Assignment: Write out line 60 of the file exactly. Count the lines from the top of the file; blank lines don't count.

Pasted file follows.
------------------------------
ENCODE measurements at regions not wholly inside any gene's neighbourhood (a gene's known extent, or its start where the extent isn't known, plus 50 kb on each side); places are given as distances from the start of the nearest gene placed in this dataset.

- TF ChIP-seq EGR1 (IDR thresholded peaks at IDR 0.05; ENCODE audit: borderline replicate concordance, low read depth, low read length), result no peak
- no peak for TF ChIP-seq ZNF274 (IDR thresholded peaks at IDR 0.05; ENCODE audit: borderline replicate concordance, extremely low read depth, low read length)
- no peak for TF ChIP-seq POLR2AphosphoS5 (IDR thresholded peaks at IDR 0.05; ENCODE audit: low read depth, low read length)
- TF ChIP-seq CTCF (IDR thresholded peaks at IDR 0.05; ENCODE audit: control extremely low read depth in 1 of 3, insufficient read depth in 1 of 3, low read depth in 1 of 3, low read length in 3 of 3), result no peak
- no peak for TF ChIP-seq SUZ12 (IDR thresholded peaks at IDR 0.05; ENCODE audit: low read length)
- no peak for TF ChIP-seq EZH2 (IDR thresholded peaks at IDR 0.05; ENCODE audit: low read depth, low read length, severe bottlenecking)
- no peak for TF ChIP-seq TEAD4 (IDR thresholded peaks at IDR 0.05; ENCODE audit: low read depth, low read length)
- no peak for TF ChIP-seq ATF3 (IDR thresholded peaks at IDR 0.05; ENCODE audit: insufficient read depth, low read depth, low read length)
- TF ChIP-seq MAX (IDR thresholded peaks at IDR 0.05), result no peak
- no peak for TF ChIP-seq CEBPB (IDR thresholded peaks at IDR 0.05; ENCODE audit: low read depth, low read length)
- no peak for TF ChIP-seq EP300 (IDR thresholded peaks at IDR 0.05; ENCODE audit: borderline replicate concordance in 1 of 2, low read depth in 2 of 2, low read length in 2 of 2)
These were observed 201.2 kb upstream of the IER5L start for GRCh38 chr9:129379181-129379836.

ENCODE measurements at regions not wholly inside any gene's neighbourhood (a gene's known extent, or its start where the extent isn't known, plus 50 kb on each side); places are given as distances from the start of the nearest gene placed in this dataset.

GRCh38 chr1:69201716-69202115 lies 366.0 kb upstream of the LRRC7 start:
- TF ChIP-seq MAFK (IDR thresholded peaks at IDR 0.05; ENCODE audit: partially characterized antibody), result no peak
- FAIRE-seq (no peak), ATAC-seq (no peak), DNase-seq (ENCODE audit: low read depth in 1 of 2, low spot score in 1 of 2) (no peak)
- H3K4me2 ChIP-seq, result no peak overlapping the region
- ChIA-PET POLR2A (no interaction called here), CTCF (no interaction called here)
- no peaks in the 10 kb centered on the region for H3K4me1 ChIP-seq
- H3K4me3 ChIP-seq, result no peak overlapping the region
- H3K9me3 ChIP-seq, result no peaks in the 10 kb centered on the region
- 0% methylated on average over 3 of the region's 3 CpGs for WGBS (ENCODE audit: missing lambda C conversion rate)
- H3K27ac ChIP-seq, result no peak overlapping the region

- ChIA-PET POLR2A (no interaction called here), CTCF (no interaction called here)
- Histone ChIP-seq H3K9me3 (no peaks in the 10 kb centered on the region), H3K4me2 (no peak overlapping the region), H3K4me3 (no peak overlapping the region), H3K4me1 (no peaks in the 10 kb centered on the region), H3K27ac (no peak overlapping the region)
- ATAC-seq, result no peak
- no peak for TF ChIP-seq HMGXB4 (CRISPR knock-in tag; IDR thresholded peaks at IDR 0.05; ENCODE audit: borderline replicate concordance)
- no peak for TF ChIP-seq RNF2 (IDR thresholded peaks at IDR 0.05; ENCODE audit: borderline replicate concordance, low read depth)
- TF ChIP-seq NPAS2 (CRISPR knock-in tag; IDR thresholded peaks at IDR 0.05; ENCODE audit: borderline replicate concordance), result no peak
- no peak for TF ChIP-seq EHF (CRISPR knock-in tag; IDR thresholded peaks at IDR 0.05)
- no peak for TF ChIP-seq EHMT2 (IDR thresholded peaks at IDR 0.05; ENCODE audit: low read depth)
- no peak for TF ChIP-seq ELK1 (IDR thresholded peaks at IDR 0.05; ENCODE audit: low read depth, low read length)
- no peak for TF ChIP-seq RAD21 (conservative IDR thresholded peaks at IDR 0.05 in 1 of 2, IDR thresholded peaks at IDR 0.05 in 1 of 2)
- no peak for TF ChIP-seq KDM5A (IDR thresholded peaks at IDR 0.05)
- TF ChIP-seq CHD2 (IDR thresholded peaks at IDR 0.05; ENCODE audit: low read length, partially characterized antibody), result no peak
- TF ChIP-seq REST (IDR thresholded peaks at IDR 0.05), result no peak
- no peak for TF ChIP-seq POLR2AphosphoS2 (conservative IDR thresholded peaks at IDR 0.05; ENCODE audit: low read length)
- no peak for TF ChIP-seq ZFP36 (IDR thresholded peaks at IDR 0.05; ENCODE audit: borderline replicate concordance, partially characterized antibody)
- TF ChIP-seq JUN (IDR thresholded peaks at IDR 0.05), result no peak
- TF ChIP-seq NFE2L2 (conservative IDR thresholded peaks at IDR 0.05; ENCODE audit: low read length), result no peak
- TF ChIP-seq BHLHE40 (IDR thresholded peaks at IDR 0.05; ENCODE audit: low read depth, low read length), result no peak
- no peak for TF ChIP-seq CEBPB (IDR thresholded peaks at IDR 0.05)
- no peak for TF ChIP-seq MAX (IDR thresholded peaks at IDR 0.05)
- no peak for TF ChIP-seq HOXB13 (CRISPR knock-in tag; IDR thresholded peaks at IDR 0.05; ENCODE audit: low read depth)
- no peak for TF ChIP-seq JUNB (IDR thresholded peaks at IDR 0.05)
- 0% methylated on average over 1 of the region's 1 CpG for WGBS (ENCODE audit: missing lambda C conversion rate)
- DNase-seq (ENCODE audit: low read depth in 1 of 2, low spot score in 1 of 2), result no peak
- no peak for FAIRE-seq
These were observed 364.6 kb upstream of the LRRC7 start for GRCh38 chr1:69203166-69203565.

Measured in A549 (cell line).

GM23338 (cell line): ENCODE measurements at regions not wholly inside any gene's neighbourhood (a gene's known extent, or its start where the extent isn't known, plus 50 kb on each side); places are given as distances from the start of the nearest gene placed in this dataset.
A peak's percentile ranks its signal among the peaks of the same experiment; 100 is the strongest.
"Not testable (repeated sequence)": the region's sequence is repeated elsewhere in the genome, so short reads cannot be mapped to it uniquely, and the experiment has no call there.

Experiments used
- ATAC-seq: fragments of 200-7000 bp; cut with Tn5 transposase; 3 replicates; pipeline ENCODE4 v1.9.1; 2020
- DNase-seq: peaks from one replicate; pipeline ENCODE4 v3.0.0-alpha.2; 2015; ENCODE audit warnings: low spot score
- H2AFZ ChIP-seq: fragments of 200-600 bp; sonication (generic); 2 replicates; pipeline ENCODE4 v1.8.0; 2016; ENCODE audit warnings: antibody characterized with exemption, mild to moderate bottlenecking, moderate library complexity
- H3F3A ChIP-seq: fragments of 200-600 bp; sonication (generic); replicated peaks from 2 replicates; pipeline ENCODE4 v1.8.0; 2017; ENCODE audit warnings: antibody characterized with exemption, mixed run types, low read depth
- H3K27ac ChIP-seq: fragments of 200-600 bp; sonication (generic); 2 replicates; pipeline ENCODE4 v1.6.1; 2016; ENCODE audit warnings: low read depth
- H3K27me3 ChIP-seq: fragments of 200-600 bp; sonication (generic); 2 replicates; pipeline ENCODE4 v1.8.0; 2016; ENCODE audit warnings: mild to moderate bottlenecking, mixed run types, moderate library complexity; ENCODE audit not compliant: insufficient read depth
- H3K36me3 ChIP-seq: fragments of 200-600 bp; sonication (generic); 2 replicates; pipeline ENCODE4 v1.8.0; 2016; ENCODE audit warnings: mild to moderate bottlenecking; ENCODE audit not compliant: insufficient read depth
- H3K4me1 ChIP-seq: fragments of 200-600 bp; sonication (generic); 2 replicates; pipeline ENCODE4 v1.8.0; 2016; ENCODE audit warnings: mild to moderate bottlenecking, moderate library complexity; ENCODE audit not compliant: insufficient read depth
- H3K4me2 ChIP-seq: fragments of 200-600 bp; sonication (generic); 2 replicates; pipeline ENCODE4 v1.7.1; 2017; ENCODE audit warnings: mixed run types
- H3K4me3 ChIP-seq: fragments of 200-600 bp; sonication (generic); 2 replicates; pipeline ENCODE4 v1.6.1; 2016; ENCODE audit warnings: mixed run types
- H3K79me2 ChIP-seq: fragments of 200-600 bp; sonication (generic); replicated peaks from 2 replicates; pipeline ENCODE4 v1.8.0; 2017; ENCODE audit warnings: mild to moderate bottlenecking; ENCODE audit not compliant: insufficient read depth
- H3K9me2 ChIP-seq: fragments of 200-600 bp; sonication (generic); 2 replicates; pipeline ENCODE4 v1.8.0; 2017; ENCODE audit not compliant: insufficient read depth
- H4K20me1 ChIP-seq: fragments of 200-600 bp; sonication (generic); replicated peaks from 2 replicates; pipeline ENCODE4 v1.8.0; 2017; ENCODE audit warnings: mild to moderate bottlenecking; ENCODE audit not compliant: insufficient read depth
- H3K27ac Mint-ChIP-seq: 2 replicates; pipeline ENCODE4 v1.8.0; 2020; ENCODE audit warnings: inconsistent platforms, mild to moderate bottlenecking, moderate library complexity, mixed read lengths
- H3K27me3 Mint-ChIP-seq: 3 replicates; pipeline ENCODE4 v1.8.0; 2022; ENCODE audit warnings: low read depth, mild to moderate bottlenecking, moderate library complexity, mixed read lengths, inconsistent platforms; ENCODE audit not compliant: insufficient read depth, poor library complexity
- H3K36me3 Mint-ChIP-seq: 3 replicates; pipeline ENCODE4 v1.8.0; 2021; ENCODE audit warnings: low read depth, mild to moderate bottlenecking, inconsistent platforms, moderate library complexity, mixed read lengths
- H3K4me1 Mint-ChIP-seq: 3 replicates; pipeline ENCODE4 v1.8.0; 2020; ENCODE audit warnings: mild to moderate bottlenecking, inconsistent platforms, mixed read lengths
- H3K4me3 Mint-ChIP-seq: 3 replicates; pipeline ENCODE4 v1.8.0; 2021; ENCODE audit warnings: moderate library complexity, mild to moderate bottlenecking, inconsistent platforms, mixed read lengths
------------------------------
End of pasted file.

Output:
- H3K27ac ChIP-seq: fragments of 200-600 bp; sonication (generic); 2 replicates; pipeline ENCODE4 v1.6.1; 2016; ENCODE audit warnings: low read depth